Animals hide themselves from visual searchers in many ways. Some hide in plain sight with camouflage (snowshoe hares, rattlesnakes). Some remove themselves from view in burrows or thick vegetation (mice, nesting puffins). Still others “hide” behind a threat (coral snakes and bumblebees, which have warning coloration).
In addition, there are lots of animals that disguise themselves by adding extraneous material from the environment to themselves. Among the best-known examples are the many species of spider crabs that “decorate” their backs (and sometimes heads, claws, legs too) with snipped off bits of coral, anemones, algae, sponges, hydroids, shells and whatnot. Some of these decorator crabs are very fussy about their décor, using only a single sort of decoration, while others have wider tastes. The decorations are attached to the crab’s carapace by special velcro-like hooks.
In most cases, the decorations probably function chiefly as protection from predators, and juvenile crabs reportedly do more decorating than the larger, less vulnerable adults, but good experiments are few. In a few species, the decorations may also be a handy pantry for snack or provide some chemical protection (from distasteful algae) in addition to visual camouflage. There can be a cost to carrying a load of decoration, however, because of the energy needed to transport the useful baggage and locomotion might be slowed.
Among the many kinds of spider crabs is a group known as the kelp crabs. A nice experimental and comparative study of three kelp crab species showed that the least decorated species showed the greatest ability to change color, and the most decorated species had the least capacity for color change. In both cases, the favored type of concealment provided better protection from predators than the other type of concealment.
Still other disguising crabs are found in several taxonomic families (not part of the spider crab complex). These are the carrying crabs, which use their modified fifth (and sometimes fourth) legs to lift up and hold objects over the crab’s back. The big claws in front may be used to cut pieces of algae, sponge, or tunicate (a marine invertebrate), but the other legs are then used to hold the object in position. Other carried objects include mollusc shells, bits of rock, a piece of a sea fan or coral, or even (in one case) a fish head. Carrying behavior is thought to be a form of camouflage in most cases, but sponges and tunicates, which are distasteful to many predators, may offer some chemical protection, too.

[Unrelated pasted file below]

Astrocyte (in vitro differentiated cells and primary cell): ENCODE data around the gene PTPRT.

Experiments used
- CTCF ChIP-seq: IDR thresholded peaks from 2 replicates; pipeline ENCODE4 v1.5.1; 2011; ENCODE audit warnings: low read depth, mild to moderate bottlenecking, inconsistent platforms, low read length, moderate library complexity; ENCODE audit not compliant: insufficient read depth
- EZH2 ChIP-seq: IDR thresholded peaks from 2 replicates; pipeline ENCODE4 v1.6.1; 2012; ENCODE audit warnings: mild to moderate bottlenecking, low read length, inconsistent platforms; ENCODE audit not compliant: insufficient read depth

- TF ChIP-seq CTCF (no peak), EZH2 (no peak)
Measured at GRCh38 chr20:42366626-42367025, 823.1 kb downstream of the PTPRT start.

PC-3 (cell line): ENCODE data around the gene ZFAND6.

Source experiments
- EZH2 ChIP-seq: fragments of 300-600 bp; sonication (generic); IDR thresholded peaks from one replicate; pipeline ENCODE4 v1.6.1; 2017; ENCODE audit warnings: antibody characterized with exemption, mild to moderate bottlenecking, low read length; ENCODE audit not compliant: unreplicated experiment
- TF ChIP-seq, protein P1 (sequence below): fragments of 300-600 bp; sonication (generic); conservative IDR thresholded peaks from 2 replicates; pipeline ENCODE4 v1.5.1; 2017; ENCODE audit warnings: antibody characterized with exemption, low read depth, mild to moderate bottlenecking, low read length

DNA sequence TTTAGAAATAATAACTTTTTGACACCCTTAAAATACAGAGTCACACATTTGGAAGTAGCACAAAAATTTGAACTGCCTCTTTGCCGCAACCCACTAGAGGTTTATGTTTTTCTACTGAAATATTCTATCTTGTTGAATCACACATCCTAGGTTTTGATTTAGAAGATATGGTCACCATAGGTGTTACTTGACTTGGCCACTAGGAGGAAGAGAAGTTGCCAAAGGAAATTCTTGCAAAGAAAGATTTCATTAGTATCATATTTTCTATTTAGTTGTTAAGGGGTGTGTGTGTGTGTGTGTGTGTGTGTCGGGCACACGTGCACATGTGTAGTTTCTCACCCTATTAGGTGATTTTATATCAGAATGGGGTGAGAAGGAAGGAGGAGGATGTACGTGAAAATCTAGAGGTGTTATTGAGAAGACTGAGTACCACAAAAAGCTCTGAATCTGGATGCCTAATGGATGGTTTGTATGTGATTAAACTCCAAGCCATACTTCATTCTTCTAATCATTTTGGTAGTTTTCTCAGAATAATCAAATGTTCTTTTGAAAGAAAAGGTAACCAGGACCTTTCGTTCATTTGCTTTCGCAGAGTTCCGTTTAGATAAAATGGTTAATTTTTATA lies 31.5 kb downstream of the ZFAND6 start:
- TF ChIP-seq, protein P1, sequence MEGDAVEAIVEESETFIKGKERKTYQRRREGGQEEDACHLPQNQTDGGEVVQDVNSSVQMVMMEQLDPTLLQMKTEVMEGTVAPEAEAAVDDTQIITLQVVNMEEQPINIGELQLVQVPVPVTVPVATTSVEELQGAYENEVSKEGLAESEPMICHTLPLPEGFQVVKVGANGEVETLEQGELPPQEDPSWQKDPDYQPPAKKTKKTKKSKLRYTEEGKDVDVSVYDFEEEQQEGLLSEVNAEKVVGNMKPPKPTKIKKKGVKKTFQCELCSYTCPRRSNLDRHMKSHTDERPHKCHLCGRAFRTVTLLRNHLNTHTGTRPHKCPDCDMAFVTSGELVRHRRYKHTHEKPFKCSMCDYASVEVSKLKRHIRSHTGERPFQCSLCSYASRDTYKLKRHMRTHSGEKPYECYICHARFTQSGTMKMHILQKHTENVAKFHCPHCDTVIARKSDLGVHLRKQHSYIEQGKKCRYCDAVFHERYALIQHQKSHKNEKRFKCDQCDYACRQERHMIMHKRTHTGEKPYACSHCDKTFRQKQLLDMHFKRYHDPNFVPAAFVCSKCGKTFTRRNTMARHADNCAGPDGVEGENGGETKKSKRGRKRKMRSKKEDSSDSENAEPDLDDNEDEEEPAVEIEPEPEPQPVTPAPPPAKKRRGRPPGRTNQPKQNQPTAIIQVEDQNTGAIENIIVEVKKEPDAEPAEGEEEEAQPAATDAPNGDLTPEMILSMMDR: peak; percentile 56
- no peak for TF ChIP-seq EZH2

The world of insects offers many fine examples of disguise, as well. Here are just a few, fortunately supported by tidy scientific experiments. Certain assassin bugs in Africa prey on ants and are themselves potential prey for spiders and geckos. Juvenile assassin bugs put the carcasses of sucked-dry, dead ants on their backs, where the empty husks are held by fine threads secreted by the bug. In effect, it’s a backpack made of trash. The trashy backpacks turn out to be effective in deterring attacks by spiders and geckos. When the backpacks were removed by experimenting scientists, the bugs were captured by the predators more often than those with intact backpacks. Apparently the trash-carrying bugs just didn’t look like bugs, so they were attacked less often; but if they did get attacked, the predator often just got the trash, while the bug scuttled away.
Similarly, trash-carrying green lacewing larvae in Japan put carcasses of their aphid prey on their backs and derive protection from ladybird predators. Again, the trash-carrying lacewing larvae are both more difficult to detect and to capture than larvae without a load of trash.
A little closer to home, the larvae of another green lacewing in North America prey on woolly aphids that cover their bodies with a tangle of waxy filaments that look like wool. The lacewing larvae collect the woolly material from aphids to place on their own backs. The lacewing larvae thus become visually, and possibly chemically, much like their prey. The aphid colonies are commonly tended and protected by ants that feed on “honeydew” from the aphids and attack anything that threatens the ants’ aphids. Experiments clearly showed that the disguised lacewing larvae were seldom attacked by the guardian ants and so had ready access to their aphid prey.
The list goes on — there’s another lacewing whose larvae collect many little branched hairs from the undersides of sycamore leaves and make a backpack that protects them against ants and carnivorous bugs; it takes the equivalent of two sycamore leaves to make a complete backpack. The larvae of yet another lacewing cover themselves with bits of lichen. And the Florida tortoise beetle larvae recycle their own feces, making a thatch that covers the body and deters many predators (but not all … a certain predatory beetle is undeterred).
• Mary F. Willson is a retired professor of ecology.